Landlords shouldn’t miss the point about pop up shops (or the opportunities) …
There’s no doubt that the high number of failed retailers and vacant shops has been devastating for many shopping precincts – but ironically that has been good for the growth of our “pop up shop” industry. The wider choice of vacant spaces – and negotiable terms – has allowed many businesses to pop into areas which are otherwise not available or affordable. And when the pop ups succeed (even in short visits), their success can be good for others too.
Not all vacant shops are offered (or suitable) for short-term leases – and there’s still a general reservation (suspicion ?) amongst many commercial agents / landlords about pop up shops and any benefit they may provide. Over the past year or so I’ve seen a mellowing of attitudes towards short-term tenants, as some agents and owners look at the options and potential of allowing “temporary retail”. Under the right conditions a short term tenancy can provide good results – the shop opens and customers visit again (showing potential long-term tenants that the space does work), the new tenant may clean up the building and graffiti – and the surrounding traders usually also benefit from increased foot traffic (the precinct as a whole is brightened, albeit briefly). And all this happens while the agent is still touting for a nice long-term tenant…
Short-term leases are not going to be a long-term solution for our suffering retail precincts – but they can certainly offer positive experiences in the interim. I sometimes talk about the win-win-win of pop up shopping – for the businesses who takes up an opportunity to launch, sell or promote their range… the neighbouring traders… and for the landlord who awakens their property, pockets some rent – and promotes the location in a new and engaging way. Although pop ups are temporary, they can certainly be good for the local precinct and economy.
The blog pages of the Australian Gift & Homewares Association ran an article last month which declared that “pop up shops are detrimental to most existing retailers”. The author of Just Another Loopy Idea (a wholesaler) had suggested “that landlords keep pushing up rents (and…) occupancy costs are becoming unsustainable”. The author went on to say that “Landlords should be compelled to sign leases… say for at least 12 months and there should be no monthly or temporary leases… So the shop stays empty and this forces the landlords to negotiate…In fact by keeping empty shops empty it would be a clear indicator to prospective tenants of the stronger bargaining position they have towards more realistic rentals”.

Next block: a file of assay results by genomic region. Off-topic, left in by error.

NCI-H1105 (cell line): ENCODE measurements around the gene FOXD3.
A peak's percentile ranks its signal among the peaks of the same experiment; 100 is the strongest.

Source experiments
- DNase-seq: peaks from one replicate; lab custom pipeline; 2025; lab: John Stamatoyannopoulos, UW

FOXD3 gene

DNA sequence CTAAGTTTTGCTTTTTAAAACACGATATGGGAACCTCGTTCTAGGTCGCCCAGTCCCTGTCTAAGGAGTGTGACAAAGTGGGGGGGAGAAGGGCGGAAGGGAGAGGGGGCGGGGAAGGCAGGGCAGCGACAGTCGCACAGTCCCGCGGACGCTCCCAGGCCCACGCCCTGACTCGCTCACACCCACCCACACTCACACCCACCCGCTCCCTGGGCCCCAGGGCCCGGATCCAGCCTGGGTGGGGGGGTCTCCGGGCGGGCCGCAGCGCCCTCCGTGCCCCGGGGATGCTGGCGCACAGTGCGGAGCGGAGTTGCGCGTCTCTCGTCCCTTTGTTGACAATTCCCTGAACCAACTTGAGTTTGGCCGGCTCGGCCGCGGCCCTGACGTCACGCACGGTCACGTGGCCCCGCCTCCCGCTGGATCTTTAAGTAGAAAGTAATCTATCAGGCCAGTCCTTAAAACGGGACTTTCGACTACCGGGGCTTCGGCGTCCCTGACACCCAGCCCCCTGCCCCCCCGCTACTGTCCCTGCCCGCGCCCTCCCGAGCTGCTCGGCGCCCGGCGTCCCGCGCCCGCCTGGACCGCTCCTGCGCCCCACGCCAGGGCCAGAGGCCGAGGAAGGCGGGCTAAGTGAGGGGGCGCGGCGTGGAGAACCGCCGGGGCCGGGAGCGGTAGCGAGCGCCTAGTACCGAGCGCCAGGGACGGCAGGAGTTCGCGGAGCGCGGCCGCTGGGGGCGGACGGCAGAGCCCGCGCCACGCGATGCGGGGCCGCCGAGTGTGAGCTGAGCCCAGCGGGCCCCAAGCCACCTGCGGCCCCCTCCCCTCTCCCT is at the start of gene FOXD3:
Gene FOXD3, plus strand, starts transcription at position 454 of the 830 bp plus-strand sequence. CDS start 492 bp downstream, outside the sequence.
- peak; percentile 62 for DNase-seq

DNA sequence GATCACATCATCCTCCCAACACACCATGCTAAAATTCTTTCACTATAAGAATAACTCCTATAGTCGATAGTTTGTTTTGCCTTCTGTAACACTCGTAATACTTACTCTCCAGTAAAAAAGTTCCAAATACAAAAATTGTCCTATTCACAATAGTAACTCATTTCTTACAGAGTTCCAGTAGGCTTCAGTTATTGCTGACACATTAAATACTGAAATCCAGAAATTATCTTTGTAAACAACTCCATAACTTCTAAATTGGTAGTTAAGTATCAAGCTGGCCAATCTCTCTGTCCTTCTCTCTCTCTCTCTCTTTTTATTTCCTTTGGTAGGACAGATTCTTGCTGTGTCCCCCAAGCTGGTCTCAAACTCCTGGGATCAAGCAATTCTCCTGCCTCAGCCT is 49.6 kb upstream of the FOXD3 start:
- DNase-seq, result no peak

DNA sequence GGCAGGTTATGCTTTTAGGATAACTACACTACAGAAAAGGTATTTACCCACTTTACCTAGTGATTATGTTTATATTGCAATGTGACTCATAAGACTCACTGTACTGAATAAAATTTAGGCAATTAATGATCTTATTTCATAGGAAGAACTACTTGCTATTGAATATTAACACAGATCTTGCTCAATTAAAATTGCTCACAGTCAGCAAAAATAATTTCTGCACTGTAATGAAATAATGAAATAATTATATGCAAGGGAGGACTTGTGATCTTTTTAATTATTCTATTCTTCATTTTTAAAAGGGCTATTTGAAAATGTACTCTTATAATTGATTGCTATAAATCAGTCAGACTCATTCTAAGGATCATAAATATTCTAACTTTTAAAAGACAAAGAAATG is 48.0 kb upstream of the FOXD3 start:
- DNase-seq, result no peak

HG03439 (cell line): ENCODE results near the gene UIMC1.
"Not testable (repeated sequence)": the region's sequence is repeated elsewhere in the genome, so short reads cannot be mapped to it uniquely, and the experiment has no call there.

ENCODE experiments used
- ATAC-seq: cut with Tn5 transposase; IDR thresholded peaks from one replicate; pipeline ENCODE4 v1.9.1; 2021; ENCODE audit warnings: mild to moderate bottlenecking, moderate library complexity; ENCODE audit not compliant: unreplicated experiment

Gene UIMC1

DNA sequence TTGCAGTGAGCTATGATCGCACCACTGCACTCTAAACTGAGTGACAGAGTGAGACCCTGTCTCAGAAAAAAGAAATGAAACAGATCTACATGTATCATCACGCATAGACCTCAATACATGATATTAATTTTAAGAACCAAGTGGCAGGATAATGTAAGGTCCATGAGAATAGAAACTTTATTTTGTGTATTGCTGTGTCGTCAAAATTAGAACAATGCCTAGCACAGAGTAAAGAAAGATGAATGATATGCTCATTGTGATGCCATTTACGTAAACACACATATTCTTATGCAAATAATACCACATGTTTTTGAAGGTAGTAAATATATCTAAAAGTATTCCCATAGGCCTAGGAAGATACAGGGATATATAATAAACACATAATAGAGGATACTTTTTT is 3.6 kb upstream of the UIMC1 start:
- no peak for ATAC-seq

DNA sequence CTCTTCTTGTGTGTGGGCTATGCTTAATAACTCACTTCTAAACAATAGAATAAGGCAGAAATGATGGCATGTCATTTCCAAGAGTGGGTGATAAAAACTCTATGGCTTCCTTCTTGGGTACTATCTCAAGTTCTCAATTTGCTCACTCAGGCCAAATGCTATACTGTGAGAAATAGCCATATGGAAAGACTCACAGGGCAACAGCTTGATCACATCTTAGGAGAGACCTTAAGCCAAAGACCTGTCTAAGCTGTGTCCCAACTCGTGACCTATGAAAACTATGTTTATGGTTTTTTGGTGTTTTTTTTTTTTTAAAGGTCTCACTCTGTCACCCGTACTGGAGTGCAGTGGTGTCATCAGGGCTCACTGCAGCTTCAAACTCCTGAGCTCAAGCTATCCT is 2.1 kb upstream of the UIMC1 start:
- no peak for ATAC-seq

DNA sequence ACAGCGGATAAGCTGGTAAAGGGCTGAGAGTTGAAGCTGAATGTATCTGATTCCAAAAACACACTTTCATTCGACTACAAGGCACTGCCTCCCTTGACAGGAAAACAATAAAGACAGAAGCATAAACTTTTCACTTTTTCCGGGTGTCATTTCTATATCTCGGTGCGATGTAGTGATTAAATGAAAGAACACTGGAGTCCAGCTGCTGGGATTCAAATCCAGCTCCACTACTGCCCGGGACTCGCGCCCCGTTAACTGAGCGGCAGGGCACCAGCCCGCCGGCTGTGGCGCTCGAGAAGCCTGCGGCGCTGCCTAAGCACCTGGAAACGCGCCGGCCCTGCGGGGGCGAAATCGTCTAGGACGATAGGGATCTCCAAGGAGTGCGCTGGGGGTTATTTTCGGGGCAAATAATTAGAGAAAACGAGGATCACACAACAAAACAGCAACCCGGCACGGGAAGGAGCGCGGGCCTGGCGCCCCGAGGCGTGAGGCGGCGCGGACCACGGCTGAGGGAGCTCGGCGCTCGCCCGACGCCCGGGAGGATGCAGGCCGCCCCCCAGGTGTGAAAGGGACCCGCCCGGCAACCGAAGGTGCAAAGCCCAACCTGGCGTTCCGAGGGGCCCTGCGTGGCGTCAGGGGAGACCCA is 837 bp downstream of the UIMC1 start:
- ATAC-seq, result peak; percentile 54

Um… keeping shops empty as a strategy ?
Doesn’t a forest of vacant shops have a detrimental impact - not just in discouraging prospective tenants but also for the surrounding businesses ? Previously I’ve suggested that if “success breeds success” surely the flip side might also be true…“failure leads to further failure” (global initiative, local application)….”Shop vacancies continue to rise as the impact of the GFC sees traders close their doors and no-one comes along to fill the space – leading to a forest of For Lease signs along once-vibrant shopping streets…This creates a mood of despair amongst communities (and the remaining traders) as shopping traffic declines and other businesses also leave the area… eventually leading to lonely, unloved and un-sightly high streets…”
The rents received for short term events are not necessarily the same as longer term leases – often we hear of landlords who have negotiated significantly lower rates with their temporary tenants. After all, some rent is better than none (especially after a long vacancy already) – and if it’s not signed into a long lease there’s still hope for the agent to negotiate a better rate with other, more permanent tenants. There may also be a trade-off with the temporary tenant – such as a clean up around the premises, a bit of demolition or a new coat of paint inside the shop. Or there could be a genuine expectation that the “popper” just needs the opportunity to make a go of it and may actually come along to sign up a longer lease – and so the landlord takes the attitude of subsidizing an informal “trial period”. I’d argue the greatest benefit though, is that the shop is open and trading again. As I’ve said before… the lights are on, activity (and traffic) returns to a lonely and un-loved street.
The point about pop up shops is that they do offer opportunities. Not just for the “popper” (who, by-the-way, should be encouraged and congratulated for “having a go”) but also for the neighbouring traders and the landlords. Pop up shops are not a “loopy idea” at all. In fact they can form part of a greater loop – playing a valid role in re-invigorating retail precincts and supporting local economies – benefitting many more than just the temporary tenant…
Featured image : smh.com.au – Google Images